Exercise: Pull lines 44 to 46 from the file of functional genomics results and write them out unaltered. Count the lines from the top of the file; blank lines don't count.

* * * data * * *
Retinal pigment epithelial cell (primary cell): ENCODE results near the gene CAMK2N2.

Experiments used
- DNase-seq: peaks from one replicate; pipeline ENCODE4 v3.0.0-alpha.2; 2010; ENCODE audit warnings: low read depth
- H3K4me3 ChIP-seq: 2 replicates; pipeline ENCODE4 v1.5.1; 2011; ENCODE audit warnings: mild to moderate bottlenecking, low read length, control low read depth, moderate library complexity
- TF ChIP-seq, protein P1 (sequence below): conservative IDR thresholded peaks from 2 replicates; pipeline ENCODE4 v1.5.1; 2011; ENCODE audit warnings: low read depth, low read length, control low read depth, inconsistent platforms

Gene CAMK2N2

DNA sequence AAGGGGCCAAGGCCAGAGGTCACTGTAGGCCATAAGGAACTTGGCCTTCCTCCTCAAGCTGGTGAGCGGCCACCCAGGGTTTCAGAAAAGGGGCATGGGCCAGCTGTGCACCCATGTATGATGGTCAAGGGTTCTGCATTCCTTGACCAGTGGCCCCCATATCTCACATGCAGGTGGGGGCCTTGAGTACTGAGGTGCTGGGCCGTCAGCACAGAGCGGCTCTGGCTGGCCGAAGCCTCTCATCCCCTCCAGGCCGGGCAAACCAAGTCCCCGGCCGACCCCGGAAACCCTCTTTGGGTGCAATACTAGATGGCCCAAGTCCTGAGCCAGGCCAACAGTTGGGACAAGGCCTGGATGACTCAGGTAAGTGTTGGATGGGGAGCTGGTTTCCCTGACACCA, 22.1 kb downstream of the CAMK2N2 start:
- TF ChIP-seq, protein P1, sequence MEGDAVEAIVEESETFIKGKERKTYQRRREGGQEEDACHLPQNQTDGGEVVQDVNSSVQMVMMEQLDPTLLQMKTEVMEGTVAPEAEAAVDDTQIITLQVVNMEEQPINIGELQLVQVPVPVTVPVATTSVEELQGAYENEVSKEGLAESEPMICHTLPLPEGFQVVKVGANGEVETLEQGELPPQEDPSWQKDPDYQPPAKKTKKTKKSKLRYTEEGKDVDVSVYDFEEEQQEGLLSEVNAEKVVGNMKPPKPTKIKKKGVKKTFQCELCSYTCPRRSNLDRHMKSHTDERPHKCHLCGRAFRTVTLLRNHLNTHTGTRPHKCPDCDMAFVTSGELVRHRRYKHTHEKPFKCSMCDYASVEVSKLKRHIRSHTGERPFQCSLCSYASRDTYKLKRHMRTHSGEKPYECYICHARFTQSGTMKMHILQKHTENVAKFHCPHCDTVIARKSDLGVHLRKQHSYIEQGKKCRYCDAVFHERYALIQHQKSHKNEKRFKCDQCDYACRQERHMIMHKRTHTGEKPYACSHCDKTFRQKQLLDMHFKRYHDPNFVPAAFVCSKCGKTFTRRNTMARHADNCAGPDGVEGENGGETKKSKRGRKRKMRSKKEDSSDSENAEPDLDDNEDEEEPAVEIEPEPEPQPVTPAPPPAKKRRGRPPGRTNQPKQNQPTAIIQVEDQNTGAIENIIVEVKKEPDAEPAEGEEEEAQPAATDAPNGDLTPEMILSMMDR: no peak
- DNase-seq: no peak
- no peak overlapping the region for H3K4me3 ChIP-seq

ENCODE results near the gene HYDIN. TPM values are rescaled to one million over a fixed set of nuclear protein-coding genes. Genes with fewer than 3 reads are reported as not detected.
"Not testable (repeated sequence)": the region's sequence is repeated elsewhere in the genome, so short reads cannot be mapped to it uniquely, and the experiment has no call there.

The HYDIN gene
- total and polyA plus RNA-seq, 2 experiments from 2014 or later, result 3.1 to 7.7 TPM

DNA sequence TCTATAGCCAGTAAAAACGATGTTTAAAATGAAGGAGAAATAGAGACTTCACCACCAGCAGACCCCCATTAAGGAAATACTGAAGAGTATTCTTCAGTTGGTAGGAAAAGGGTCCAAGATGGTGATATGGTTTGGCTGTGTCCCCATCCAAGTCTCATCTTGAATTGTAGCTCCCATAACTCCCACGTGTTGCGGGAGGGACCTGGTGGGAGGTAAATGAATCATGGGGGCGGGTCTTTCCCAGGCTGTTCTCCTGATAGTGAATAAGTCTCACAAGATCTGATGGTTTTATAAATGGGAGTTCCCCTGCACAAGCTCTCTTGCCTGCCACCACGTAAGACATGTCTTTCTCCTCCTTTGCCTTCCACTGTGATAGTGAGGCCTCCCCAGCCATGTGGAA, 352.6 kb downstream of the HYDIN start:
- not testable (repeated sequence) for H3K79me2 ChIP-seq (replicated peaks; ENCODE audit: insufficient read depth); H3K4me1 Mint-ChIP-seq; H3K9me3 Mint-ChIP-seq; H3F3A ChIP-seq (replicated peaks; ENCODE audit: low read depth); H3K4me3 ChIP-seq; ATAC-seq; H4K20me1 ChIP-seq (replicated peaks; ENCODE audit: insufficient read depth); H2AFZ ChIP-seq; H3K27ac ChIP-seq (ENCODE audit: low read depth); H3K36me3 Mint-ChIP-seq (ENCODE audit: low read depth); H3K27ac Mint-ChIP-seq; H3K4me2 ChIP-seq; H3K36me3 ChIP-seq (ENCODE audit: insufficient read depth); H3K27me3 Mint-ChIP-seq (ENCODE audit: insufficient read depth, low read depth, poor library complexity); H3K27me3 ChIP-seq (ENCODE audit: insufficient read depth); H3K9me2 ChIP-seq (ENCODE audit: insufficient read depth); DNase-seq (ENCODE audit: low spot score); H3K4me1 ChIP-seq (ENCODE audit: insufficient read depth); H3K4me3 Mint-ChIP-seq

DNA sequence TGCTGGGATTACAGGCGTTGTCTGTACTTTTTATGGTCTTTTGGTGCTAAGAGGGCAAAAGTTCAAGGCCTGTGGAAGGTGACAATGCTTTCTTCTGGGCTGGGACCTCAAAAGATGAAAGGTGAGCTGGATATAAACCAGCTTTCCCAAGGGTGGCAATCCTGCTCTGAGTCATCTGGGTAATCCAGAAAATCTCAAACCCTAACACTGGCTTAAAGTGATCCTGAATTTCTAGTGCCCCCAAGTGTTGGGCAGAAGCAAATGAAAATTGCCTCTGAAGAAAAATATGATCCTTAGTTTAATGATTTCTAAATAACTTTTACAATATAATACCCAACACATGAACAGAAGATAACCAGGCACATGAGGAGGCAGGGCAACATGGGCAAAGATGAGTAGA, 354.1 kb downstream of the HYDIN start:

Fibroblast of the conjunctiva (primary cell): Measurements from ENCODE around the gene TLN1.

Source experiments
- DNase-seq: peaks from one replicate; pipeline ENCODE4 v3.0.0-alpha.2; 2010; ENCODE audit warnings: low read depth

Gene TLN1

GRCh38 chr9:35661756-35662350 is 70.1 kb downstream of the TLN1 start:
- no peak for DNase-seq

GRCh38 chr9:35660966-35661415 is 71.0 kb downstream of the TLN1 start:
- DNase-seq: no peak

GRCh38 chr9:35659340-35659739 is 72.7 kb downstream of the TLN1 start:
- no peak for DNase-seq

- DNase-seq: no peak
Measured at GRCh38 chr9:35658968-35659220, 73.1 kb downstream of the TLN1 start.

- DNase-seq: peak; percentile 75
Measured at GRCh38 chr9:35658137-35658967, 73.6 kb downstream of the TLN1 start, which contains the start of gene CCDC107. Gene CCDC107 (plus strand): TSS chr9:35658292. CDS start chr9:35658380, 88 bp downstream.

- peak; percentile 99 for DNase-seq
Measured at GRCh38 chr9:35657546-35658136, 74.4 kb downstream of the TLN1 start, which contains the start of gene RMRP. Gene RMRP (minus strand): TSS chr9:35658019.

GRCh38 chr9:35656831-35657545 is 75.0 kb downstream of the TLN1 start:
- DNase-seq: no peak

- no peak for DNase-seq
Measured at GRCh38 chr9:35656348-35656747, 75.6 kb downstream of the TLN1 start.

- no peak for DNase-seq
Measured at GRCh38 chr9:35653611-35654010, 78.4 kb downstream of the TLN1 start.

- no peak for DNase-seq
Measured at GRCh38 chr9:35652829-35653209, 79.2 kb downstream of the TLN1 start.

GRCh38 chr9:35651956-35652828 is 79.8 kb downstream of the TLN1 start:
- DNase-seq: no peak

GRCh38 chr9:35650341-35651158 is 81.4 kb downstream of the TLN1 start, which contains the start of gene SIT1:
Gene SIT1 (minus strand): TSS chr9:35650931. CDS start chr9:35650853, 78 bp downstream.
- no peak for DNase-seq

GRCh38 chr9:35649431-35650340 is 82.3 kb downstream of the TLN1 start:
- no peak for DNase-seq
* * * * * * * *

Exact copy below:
GRCh38 chr9:35650341-35651158 is 81.4 kb downstream of the TLN1 start, which contains the start of gene SIT1:
Gene SIT1 (minus strand): TSS chr9:35650931. CDS start chr9:35650853, 78 bp downstream.
- no peak for DNase-seq